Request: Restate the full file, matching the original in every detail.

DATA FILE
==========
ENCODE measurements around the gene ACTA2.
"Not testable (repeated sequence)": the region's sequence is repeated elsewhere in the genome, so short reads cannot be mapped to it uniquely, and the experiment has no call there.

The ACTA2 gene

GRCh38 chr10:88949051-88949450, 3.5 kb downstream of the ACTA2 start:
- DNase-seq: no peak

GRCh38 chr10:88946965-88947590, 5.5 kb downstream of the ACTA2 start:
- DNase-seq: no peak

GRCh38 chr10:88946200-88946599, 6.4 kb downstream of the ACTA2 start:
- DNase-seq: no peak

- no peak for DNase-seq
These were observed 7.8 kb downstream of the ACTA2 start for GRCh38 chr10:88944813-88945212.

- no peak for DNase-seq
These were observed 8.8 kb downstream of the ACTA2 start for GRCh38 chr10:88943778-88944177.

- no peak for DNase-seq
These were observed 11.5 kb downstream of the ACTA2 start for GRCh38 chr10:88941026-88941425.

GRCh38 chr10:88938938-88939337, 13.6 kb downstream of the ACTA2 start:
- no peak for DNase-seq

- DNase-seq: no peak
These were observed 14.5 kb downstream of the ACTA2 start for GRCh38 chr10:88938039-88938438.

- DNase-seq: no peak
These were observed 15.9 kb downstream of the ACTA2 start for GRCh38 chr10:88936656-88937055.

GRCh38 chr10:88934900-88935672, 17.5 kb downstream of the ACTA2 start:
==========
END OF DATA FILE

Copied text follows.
ENCODE measurements around the gene ACTA2.
"Not testable (repeated sequence)": the region's sequence is repeated elsewhere in the genome, so short reads cannot be mapped to it uniquely, and the experiment has no call there.

The ACTA2 gene

GRCh38 chr10:88949051-88949450, 3.5 kb downstream of the ACTA2 start:
- DNase-seq: no peak

GRCh38 chr10:88946965-88947590, 5.5 kb downstream of the ACTA2 start:
- DNase-seq: no peak

GRCh38 chr10:88946200-88946599, 6.4 kb downstream of the ACTA2 start:
- DNase-seq: no peak

- no peak for DNase-seq
These were observed 7.8 kb downstream of the ACTA2 start for GRCh38 chr10:88944813-88945212.

- no peak for DNase-seq
These were observed 8.8 kb downstream of the ACTA2 start for GRCh38 chr10:88943778-88944177.

- no peak for DNase-seq
These were observed 11.5 kb downstream of the ACTA2 start for GRCh38 chr10:88941026-88941425.

GRCh38 chr10:88938938-88939337, 13.6 kb downstream of the ACTA2 start:
- no peak for DNase-seq

- DNase-seq: no peak
These were observed 14.5 kb downstream of the ACTA2 start for GRCh38 chr10:88938039-88938438.

- DNase-seq: no peak
These were observed 15.9 kb downstream of the ACTA2 start for GRCh38 chr10:88936656-88937055.

GRCh38 chr10:88934900-88935672, 17.5 kb downstream of the ACTA2 start: